Saturday, May 1, 2010

Van and Willie

“The quality of a rock and roll song is inversely proportional to the number of instruments on it (unless you’re Van Morrison)”
-- Jimmy Guterman & Owen O’Donnell

That quote reverberated through my head as St. Pauli Girl and I enjoyed Van Morrison and his crack band play it with feeling last night. The show started slow with Van complaining that he couldn’t hear the guitar, and the band breezed through quick renditions of “Brown Eyed Girl” and “Moondance.” It was as if the audience was packed into a 737 and the band was the flight attendants running through the safety talk, then Captain Van came on the intercom to announce, “Please be seated while I taxi this thing to the runway. We’ll be departing shortly.” During those moments, you look forward to the end of the flight to get away from the Sumo wrestler jammed in the middle seat next to you.

But then we took off. The band hit its stride, Van caught the groove and took the concert hall to another level. Throughout the show, all of the musicians were featured in several solo spots. Each time Van would nod towards the musician as if to say, “Show me what you got.” And he’d better bring it or Van would cut him off and nod towards another musician. He constantly checked the sound and hissed the band toward perfection (I’m pretty sure he beats them after the show).

At one point, he chastised a band member coming in late to a song, “Let’s go!” Unfortunately, the audience would later interpret that to mean he had a plane to catch since most people thought the show ended too early and certainly too abruptly. This wouldn’t have been a problem with a “Thank you and goodnight.” Instead, Van just walked off the stage as the band played a few minutes longer, then left just as abruptly. While the crowd waited uneasily for an encore, the stagehands packed up the gear.

The previous concert St. Pauli Girl and I attended was Willie Nelson about 3 or 4 years ago. I don’t say that to bring up a comparison, only to point out that we don’t get out much. But they were vastly different experiences not only for their differences in stage presence but also because of the crowd and recording restrictions. Willie can still bring it at his age and his band is every bit as good as Morrison’s.

I mostly remember the Willie Nelson show for the staggering number of falling-down-drunk middle-aged fans acting like teenagers at their first keg party. We were lucky enough to be seated next to a Fred Flintstone look-alike except he was fatter, had curly hair and didn’t wear a tie. He was totally hammered and speaking incoherently to everyone around him. (I expected him to morph into BamBam and just shout, “Bam! Bam! Bambam!”). I spent the whole show wondering if there were lawyers that specialized in clients who had been vomited on.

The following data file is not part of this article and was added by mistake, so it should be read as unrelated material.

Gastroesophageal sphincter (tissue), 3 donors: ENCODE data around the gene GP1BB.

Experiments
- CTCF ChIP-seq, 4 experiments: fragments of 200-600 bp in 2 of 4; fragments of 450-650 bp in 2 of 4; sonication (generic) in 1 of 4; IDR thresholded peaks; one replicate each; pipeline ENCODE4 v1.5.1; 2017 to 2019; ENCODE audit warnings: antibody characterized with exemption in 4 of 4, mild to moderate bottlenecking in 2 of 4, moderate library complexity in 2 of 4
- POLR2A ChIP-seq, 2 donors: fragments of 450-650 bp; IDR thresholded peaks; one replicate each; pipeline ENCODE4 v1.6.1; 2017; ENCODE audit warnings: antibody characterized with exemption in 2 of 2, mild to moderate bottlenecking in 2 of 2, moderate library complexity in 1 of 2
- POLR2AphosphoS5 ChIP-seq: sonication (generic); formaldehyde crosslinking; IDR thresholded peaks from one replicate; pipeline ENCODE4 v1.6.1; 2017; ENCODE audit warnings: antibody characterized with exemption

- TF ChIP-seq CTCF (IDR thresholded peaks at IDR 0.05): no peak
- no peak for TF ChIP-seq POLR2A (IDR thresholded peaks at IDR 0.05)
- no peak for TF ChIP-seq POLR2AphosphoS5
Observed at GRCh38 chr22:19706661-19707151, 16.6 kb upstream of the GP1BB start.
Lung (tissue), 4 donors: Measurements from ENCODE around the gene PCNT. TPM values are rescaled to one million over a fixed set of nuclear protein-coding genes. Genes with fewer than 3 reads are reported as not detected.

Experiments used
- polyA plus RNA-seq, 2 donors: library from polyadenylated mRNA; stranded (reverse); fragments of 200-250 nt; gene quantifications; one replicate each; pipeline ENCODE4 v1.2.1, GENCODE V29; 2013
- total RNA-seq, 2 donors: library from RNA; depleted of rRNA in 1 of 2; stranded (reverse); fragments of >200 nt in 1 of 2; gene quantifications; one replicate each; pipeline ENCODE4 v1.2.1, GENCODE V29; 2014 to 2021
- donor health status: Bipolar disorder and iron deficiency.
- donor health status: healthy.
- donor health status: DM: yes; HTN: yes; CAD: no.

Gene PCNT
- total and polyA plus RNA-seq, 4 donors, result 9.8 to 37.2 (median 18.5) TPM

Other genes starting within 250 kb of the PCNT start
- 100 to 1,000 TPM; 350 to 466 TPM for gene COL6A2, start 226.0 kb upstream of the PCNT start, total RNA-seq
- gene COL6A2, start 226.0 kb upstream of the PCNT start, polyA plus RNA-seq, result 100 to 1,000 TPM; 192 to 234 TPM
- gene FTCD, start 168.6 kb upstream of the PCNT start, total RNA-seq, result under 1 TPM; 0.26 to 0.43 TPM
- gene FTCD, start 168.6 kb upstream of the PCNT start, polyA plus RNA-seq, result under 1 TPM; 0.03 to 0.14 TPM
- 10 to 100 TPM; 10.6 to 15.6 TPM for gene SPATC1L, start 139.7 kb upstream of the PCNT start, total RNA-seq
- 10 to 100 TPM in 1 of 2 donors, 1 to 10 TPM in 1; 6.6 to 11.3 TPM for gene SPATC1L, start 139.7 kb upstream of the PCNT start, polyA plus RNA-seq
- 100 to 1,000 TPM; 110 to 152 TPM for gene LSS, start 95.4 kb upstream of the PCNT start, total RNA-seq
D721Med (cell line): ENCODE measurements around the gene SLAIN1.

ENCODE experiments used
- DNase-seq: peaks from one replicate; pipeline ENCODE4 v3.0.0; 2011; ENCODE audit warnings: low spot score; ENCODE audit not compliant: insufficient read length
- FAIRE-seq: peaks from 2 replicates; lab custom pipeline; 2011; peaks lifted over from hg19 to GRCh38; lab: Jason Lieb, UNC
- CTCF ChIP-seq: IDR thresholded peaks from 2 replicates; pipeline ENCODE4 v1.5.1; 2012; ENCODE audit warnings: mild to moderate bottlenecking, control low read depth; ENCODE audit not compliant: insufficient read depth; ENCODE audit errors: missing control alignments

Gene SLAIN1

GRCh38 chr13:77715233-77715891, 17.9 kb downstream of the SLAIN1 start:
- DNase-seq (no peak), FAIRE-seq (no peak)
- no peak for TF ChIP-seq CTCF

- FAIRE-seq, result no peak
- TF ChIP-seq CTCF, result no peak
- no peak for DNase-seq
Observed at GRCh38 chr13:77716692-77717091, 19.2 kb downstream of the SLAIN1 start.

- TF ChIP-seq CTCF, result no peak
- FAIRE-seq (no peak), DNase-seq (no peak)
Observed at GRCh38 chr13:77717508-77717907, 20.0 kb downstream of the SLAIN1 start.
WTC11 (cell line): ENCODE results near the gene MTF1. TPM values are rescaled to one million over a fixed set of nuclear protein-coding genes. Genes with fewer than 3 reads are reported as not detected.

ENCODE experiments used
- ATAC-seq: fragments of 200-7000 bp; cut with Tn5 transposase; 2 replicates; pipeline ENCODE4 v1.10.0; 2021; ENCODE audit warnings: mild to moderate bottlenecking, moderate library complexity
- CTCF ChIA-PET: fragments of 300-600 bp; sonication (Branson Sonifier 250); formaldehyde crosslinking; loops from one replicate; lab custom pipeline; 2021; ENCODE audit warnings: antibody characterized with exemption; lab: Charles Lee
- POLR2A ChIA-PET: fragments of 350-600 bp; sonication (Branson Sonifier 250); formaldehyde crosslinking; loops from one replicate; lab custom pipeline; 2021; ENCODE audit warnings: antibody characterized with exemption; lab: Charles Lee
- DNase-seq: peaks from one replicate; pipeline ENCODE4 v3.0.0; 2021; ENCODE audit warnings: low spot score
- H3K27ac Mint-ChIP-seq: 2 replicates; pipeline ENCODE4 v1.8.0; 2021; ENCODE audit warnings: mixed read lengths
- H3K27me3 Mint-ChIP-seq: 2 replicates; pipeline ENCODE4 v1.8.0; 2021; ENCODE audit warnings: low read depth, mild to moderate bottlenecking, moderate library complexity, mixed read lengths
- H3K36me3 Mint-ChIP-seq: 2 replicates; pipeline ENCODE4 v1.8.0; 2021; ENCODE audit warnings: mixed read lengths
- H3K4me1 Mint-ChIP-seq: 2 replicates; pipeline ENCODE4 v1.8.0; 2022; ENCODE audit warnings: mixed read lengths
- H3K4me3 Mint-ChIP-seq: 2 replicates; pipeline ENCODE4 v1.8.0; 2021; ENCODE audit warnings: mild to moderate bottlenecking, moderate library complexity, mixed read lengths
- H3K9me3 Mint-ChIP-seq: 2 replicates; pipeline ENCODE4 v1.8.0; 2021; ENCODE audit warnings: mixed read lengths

Willie doesn’t care if you take pictures during his show. The fans don’t care if they have to climb over, under, or through you to get close enough to snap those pictures. A woman sitting behind us made sure to call all of her friends during the show, shout into the phone where she was, then hold the phone up so her friends could hear the show.

Conversely, Van Morrison (like most artists) does not allow recording devices, cameras, or cell phones. A jackbooted ticket taker, pointing to the sign as we entered the concert hall, warned us we would be “ejected” if we were caught using any of those things. I asked if I needed to sign anything and would blood be okay? My hand instinctively covered the cell phone in my pocket as another ticket taker eyed me suspiciously. Should I hand my phone over, I worried? I don’t use the camera on my phone, I don’t even want a camera on my phone, and I didn’t intend to take pictures of Van Morrison with it, so I played it cool and said, “Nope, just got my hand in my pocket.” (When I got home later I discovered I had taken 20 pictures of the inside of my pocket.)

So the Van Morrison show had a well-behaved audience, no cameras flashing, nobody screaming into their phone, and best of all, no Fred Flintstones running up and down the aisle while the band played “On the Road Again.” In the end, I highly recommend both Willie Nelson and Van Morrison to any music lover. You’ll end up leaving both shows early: Van because, well, he just disappeared, and Willie because you’ll want to avoid the drunk drivers in the parking lot.

No comments:

Post a Comment